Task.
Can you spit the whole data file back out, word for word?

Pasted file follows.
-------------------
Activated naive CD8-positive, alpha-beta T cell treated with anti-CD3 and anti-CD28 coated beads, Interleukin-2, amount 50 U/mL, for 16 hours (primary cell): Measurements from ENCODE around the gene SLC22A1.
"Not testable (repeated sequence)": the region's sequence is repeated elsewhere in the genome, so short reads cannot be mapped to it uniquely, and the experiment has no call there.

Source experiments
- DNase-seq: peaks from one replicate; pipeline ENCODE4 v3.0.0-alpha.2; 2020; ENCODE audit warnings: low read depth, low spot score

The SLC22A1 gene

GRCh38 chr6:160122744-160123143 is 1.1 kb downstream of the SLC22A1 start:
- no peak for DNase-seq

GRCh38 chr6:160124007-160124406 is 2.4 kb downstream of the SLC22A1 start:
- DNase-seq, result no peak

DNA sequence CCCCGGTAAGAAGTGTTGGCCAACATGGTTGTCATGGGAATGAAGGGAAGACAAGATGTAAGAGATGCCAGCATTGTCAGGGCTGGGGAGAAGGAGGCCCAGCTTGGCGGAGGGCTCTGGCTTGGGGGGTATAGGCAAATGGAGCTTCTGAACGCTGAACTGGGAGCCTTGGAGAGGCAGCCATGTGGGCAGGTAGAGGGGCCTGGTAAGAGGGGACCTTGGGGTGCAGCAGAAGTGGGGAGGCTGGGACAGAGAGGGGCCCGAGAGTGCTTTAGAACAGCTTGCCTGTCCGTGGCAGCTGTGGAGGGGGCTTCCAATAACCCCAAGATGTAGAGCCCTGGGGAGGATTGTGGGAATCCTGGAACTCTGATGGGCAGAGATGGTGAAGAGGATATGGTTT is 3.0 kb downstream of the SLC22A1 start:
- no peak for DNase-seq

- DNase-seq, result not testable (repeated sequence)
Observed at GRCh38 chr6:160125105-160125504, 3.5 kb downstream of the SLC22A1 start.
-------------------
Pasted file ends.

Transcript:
Activated naive CD8-positive, alpha-beta T cell treated with anti-CD3 and anti-CD28 coated beads, Interleukin-2, amount 50 U/mL, for 16 hours (primary cell): Measurements from ENCODE around the gene SLC22A1.
"Not testable (repeated sequence)": the region's sequence is repeated elsewhere in the genome, so short reads cannot be mapped to it uniquely, and the experiment has no call there.

Source experiments
- DNase-seq: peaks from one replicate; pipeline ENCODE4 v3.0.0-alpha.2; 2020; ENCODE audit warnings: low read depth, low spot score

The SLC22A1 gene

GRCh38 chr6:160122744-160123143 is 1.1 kb downstream of the SLC22A1 start:
- no peak for DNase-seq

GRCh38 chr6:160124007-160124406 is 2.4 kb downstream of the SLC22A1 start:
- DNase-seq, result no peak

DNA sequence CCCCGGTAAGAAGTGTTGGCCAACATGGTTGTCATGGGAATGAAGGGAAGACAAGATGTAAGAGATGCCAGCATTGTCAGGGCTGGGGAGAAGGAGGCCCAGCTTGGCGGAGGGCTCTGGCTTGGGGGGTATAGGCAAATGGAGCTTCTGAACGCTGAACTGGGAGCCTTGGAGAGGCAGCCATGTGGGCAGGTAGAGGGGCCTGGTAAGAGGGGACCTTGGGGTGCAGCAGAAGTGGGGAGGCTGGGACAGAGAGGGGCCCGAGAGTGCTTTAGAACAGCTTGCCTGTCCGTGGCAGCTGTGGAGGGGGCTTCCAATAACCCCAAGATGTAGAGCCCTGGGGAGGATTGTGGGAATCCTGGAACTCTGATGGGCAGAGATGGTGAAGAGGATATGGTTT is 3.0 kb downstream of the SLC22A1 start:
- no peak for DNase-seq

- DNase-seq, result not testable (repeated sequence)
Observed at GRCh38 chr6:160125105-160125504, 3.5 kb downstream of the SLC22A1 start.